How to Reclaim Insertion Fee Credits on eBay

Most listings on eBay come with an insertion fee. This is a flat charge that varies depending on the type of listing. Insertion fees are eBay’s way of charging sellers for the opportunity to advertise on their site.¬†All eBay sellers receive a certain amount of free listings every month, but any listings above this are subject to the aforementioned insertion fees. eBay sellers can sometimes claim a credit for insertion fees, to use for future listings or to receive in the form of a refund. There are a few different situations in which eBay sellers are eligible for automatic insertion fee credits, with the most common listed below.

Relisted item insertion credits

In a perfect world, items would sell on eBay the first time they are listed. In the world we do have however, it is sometimes necessary to list items multiple times before that ideal buyer comes along. The good news is that it is possible to receive a credit back from eBay for the original insertion fee if the item does sell when listed again.

An insertion fee will automatically be credited when an item sells after being relisted and:

  • The original and relisting are both auction-style or both fixed price
  • The original listing was less than 90 days before the end of the second listing
  • The second listing was made through the eBay relist tool¬†
  • There was no reserve price added to the second listing
  • The item was only relisted once (so it was sold the second time listed)
  • The starting price is the same or lower than the original listing

Auction-style listing insertion credits

Despite their decline in popularity, auction-style listings are a staple of eBay. Indeed, they have been a core part of eBay since the very beginning in the mid-1990s. Some sellers love their unpredictability, while others hate the risk factor. Whatever your own stance is, eBay still encourages the use of auction-style listings. If an item sells from an auction-style listing, a seller can claim the insertion fee back. There are a few limitations, however:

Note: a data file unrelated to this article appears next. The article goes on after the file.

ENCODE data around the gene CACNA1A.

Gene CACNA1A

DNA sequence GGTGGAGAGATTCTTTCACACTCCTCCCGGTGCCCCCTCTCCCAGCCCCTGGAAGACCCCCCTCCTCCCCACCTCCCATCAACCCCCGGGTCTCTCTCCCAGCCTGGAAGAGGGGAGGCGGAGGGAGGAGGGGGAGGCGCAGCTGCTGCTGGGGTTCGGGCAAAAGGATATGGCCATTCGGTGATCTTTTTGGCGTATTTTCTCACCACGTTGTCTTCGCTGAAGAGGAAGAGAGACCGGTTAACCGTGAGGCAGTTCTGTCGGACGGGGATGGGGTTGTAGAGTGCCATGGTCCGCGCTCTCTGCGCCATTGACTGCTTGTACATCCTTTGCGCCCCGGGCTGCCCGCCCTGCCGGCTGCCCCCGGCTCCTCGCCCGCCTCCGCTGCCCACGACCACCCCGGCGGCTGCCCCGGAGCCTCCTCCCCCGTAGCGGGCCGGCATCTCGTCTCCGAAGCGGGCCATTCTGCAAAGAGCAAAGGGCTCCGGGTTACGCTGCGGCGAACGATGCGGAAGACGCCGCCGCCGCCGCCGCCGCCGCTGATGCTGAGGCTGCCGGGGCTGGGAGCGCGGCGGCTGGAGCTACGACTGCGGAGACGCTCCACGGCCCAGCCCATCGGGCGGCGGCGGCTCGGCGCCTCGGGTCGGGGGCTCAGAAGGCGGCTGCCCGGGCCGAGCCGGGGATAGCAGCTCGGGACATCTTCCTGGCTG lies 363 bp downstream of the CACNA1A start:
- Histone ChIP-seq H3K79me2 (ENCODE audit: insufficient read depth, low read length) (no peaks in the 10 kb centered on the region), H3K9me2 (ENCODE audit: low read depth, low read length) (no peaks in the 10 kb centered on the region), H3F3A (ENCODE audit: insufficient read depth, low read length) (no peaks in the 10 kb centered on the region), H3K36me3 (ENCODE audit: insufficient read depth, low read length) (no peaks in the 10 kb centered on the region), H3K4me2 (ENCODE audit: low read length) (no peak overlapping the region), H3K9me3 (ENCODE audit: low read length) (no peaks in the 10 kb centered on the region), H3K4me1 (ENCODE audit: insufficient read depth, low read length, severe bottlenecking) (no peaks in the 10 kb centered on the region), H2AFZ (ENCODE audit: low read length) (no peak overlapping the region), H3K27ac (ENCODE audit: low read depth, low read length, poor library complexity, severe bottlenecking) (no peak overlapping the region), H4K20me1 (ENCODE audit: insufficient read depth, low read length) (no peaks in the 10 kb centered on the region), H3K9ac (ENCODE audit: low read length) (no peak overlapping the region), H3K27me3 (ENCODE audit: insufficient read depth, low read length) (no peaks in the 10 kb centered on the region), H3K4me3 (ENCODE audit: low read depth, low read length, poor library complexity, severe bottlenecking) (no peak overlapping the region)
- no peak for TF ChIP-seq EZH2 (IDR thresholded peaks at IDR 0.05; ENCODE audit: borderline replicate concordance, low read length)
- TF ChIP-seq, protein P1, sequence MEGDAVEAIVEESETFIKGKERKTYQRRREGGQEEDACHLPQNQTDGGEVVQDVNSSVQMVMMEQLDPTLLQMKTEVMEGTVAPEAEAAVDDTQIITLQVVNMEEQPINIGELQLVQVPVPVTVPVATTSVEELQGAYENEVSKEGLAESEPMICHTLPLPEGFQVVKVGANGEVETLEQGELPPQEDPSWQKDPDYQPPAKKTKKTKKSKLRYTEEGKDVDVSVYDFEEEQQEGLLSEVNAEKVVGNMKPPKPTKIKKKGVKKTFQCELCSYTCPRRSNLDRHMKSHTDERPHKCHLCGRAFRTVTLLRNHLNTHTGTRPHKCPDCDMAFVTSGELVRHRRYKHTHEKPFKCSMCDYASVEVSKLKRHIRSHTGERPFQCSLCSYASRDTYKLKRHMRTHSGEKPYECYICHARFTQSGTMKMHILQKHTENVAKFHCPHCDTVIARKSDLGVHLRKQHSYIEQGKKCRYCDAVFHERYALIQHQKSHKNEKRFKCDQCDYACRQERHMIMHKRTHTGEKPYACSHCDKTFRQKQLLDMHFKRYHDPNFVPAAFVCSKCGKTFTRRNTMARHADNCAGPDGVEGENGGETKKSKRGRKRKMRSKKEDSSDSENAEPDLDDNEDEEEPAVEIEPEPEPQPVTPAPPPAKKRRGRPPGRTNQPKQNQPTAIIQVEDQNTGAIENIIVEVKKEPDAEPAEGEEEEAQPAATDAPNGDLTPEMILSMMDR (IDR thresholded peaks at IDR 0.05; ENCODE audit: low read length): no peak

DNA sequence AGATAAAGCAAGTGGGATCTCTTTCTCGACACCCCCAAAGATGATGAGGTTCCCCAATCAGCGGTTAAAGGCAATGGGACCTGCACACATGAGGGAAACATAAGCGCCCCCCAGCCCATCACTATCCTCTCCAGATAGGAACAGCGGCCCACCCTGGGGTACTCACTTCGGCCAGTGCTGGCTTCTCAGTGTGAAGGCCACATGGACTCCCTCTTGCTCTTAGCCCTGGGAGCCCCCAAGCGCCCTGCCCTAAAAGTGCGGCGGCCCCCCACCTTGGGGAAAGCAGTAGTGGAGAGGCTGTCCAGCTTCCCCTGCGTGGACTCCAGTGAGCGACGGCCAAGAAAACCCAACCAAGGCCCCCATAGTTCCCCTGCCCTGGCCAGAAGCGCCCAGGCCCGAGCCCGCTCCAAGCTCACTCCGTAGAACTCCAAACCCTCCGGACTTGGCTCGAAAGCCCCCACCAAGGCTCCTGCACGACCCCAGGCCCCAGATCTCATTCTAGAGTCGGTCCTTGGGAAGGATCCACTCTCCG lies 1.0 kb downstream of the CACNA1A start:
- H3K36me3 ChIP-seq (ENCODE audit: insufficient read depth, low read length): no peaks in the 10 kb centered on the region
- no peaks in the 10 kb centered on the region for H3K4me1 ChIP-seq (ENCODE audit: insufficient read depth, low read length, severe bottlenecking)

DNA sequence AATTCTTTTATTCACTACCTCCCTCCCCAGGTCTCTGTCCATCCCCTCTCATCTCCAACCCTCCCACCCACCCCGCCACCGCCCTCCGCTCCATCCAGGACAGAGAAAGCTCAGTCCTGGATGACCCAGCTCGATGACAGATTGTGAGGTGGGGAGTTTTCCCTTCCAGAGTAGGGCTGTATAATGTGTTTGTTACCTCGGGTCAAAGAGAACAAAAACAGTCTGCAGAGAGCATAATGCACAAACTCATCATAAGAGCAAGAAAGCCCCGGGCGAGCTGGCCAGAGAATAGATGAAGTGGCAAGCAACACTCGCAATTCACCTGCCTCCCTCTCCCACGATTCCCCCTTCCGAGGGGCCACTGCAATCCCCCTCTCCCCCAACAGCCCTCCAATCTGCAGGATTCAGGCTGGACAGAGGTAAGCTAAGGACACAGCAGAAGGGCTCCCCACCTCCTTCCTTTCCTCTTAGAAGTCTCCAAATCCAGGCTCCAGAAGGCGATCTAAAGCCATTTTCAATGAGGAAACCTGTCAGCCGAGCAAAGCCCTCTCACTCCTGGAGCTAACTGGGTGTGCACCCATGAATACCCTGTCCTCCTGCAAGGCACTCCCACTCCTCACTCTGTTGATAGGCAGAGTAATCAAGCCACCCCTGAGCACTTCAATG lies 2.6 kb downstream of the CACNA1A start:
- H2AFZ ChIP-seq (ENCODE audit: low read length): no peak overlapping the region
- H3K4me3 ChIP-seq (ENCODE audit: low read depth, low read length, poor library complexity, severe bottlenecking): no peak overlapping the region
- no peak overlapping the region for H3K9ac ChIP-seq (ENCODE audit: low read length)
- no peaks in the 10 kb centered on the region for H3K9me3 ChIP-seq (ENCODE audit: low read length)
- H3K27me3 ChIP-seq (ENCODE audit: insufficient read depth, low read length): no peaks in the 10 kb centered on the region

• The seller still has to pay a percentage of the sale price to eBay (final value fees)
  • Any listing upgrades will not be credited, only the base insertion fee
  • Auction-style listings in certain categories are excluded

Removed listing insertion credits

There are a few other scenarios in which eBay may decide to automatically credit insertion fees. One of these is when a listing is removed at no fault to the seller. This may happen when a seller’s account is targeted and accessed by someone else. In this case, both insertion and final value fees would be credited from any unauthorized activity on the account.

If a listing is removed after a seller is found to be violating policy, eBay decides on an individual basis whether an insertion fee would be credited or not.

Credit or refund?

To see an outstanding credit balance, check your monthly invoice or account summary/status. Credit is shown as a negative number. eBay sellers can use the credit towards future fees (insertion, final value or otherwise) or choose to withdraw it as a refund. After requesting a refund from eBay, the payment will be refunded to the payment method where it originally came from. If the payment came from one or more payment methods (credit card, PayPal etc), it is possible to choose where it is refunded to.

Insertion fees: it all adds up

Insertion fees are not the only charge to sellers on eBay but they are the most upfront. For sellers listing thousands of items every month, insertion fees can also really add up over time. It’s no surprise why free listing promotions are so popular on eBay! It is somewhat gratifying then that is a couple of different ways to claim insertion fees back when items sell. eBay sellers who prefer auction-style listings definitely benefit the most, but all sellers are likely to find themselves eligible for insertion fee credits from time to time.

Looking for more on credits? Learn how to reclaim final value fees elsewhere on Auction Nudge

Gemma
Gemma
Gemma is our all things eBay expert. Originally from the UK, she now lives in Canada and travels extensively. You can read about her travels at her blog Off Track Travel.